The current Delta conflict emerged over tensions between the foreign oil companies (namely, Shell and Chevron) and several minority ethnic groups who felt they were being exploited, particularly the Ogoni, Itsekeri, and the Ijaw. The contradiction of the ethnic groups’ poverty amidst wealth generation has generated anger, frustration, and hostility toward both companies and the federal government. Furthermore, competition for oil wealth has fueled violence among various tribes fighting for revenue allocation. Such conditions have caused the militarization of nearly the entire region by ethnic militia groups as well as Nigerian military and police forces. So, the conflict is a major contestation at two levels.  First, it is a challenge to the state and its multinational partners regarding policies and practices that disadvantage the region, destroy its environment and impoverish its people. Second, it is a challenge by and among civil groups and communities over control of oil and the distribution of its benefits.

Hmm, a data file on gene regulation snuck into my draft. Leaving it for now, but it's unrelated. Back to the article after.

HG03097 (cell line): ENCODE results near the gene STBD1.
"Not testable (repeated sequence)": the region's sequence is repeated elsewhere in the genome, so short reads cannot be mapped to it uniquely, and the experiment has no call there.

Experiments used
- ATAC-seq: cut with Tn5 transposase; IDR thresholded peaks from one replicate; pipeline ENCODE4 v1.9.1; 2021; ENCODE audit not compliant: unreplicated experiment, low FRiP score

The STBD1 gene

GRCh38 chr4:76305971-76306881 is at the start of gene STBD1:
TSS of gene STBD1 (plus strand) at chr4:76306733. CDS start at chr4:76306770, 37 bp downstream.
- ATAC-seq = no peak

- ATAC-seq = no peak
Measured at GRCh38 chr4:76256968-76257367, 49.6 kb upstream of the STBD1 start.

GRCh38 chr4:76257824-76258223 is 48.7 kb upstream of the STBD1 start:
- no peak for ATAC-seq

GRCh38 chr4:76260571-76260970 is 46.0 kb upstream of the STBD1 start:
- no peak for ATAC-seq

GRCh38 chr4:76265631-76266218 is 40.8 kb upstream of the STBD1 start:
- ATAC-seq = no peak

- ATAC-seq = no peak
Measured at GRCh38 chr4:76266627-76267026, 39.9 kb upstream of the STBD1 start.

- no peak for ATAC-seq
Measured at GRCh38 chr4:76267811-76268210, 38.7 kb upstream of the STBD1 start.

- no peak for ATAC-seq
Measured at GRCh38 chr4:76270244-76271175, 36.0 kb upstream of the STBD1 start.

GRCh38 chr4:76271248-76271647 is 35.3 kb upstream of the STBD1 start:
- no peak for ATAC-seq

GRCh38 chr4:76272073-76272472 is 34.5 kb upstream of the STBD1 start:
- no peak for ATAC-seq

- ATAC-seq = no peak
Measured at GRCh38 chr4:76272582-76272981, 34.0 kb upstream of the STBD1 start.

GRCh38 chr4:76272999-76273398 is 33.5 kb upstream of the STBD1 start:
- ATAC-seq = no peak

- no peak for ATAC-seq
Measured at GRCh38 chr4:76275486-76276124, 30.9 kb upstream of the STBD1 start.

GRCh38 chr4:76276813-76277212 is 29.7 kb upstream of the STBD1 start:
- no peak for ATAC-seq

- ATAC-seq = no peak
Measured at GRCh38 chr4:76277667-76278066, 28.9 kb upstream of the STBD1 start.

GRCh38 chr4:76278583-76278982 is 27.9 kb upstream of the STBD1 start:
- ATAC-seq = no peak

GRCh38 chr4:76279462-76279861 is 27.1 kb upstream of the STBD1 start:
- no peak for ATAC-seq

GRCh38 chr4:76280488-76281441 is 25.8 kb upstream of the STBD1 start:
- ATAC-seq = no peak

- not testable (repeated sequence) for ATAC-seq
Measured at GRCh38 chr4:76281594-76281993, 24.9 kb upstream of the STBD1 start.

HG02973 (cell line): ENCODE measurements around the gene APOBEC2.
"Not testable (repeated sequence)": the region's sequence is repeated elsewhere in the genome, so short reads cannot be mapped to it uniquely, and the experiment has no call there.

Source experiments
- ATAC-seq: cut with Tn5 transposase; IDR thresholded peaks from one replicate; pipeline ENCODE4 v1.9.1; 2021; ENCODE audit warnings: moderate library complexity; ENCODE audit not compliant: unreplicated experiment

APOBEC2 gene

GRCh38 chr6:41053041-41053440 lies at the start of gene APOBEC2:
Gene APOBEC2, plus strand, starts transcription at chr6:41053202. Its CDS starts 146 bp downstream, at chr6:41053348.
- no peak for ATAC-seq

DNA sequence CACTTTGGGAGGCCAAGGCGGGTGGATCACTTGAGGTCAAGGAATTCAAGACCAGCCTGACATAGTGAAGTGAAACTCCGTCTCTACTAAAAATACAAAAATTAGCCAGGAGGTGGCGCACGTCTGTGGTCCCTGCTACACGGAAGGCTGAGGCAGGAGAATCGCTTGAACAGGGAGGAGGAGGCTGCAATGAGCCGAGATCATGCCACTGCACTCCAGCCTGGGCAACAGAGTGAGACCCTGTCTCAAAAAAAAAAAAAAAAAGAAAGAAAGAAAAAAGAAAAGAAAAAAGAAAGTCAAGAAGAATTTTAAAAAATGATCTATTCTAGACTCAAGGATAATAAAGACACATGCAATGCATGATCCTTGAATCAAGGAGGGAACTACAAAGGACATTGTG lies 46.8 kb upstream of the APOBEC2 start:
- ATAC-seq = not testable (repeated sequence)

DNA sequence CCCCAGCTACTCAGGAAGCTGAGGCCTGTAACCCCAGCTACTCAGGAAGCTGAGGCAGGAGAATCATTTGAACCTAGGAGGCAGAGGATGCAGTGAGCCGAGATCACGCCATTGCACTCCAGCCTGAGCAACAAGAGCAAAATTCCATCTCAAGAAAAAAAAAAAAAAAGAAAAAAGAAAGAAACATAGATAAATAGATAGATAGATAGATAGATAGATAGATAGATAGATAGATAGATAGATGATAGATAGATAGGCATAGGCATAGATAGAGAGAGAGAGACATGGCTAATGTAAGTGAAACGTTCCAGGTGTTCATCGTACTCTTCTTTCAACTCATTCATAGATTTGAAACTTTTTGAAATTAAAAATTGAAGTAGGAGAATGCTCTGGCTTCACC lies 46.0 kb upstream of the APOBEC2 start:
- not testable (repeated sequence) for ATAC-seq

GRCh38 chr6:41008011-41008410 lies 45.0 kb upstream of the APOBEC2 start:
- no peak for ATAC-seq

Tensions since the late 1970s have led to the emergence of several insurgent groups, the most prominent being Movement for Emancipation of the Niger Delta (MEND), Joint Revolutionary Council (JRC), and the People’s Volunteer Force. Some insurgents have claimed political grievances based on the marginalization of their tribe or appropriation of land, others demand compensation for environmental damage or for oil companies to leave altogether.  Still others appear to engage in insurgency purely for the financial gain. Foreign oil companies have been reported to have colluded with the state to violently suppress such resistance efforts since the early 1990s. Both state and private security forces have committed village pogroms, rapes, and extrajudicial killings in their efforts to control the insurgency, e.g. the Choba community.  The 1995 execution of activists Ken Saro Wiwa and the Ogoni Nine under the Abacha regime is among the most well-known of human rights abuses committed in the Delta. Such state actions have resulted in more extreme violence on the part of some insurgents who engage in kidnappings for ransom of foreigners and oil workers, and now are increasingly targeting civilians in their violence.